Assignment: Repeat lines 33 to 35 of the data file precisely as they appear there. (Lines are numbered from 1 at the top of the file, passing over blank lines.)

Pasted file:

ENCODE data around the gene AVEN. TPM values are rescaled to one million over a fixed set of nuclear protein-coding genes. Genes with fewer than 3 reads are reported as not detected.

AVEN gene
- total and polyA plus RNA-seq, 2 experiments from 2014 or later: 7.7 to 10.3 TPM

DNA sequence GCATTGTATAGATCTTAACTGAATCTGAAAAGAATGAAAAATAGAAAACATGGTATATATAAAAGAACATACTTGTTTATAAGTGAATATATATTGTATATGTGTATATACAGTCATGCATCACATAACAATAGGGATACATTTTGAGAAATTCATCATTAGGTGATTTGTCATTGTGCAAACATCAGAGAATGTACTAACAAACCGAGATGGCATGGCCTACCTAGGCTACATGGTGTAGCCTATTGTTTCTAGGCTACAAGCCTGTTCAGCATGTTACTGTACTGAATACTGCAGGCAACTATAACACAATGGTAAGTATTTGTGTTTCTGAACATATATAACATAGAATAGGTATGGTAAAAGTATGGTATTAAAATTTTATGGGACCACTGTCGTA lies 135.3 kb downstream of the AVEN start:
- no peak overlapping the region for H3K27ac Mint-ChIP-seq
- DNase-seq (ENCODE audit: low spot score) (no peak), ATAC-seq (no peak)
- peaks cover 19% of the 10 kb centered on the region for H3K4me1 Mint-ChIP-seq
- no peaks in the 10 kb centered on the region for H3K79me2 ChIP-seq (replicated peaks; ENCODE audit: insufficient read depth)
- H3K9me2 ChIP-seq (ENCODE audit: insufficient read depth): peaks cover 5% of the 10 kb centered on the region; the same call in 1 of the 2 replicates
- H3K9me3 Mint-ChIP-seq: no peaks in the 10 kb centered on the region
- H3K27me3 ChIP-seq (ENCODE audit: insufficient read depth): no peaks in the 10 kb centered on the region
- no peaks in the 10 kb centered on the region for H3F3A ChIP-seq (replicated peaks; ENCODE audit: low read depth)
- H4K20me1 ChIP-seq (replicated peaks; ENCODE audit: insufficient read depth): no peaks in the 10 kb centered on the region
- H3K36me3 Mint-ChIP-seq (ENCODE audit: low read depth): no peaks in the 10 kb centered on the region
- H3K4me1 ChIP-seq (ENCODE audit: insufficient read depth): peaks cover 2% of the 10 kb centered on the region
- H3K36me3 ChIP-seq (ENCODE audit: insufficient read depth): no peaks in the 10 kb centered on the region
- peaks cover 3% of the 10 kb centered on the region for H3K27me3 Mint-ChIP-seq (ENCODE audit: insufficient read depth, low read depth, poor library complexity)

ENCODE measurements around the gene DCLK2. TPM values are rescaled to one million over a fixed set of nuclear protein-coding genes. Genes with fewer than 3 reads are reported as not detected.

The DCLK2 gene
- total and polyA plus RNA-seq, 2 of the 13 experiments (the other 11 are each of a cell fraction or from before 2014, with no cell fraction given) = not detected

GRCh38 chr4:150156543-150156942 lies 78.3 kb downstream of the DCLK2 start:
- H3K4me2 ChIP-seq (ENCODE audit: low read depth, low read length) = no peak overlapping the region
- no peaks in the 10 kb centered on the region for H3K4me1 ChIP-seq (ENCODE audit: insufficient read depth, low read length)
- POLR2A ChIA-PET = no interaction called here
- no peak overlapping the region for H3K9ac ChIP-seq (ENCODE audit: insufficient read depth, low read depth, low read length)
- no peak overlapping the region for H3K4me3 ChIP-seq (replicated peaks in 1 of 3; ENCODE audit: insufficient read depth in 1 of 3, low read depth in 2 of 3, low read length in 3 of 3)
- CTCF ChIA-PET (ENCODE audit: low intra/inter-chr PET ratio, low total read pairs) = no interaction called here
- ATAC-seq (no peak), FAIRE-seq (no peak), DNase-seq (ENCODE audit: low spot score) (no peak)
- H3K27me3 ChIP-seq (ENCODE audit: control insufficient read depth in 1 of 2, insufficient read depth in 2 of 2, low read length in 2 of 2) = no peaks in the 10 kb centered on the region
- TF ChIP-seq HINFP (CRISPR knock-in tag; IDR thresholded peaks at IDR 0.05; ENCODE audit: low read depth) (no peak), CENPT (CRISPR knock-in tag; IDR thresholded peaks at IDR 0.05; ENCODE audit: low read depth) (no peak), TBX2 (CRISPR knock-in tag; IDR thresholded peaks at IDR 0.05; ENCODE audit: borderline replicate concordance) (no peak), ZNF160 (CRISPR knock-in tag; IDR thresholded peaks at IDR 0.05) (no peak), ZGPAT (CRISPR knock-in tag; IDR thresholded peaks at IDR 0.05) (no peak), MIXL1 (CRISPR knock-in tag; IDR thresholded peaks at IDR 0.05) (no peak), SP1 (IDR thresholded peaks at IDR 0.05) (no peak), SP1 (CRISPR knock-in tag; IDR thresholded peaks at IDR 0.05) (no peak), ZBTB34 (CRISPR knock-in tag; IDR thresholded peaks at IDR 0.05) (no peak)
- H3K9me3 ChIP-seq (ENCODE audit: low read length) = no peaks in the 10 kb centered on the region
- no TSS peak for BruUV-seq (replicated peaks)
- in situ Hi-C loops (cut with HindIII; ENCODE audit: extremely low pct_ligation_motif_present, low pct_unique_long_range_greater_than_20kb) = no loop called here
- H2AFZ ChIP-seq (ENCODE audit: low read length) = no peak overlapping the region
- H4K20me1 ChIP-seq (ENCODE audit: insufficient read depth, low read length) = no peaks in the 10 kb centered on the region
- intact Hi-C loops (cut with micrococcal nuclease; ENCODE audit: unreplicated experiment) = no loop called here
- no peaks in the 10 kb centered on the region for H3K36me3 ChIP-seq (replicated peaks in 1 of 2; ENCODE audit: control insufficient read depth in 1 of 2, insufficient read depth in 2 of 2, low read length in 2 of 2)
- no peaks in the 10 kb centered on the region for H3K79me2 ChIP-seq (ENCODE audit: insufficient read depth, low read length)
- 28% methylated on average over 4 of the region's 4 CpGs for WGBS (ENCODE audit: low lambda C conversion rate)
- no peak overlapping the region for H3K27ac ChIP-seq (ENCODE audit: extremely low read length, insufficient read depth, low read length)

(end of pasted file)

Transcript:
- in situ Hi-C loops (cut with HindIII; ENCODE audit: extremely low pct_ligation_motif_present, low pct_unique_long_range_greater_than_20kb) = no loop called here
- H2AFZ ChIP-seq (ENCODE audit: low read length) = no peak overlapping the region
- H4K20me1 ChIP-seq (ENCODE audit: insufficient read depth, low read length) = no peaks in the 10 kb centered on the region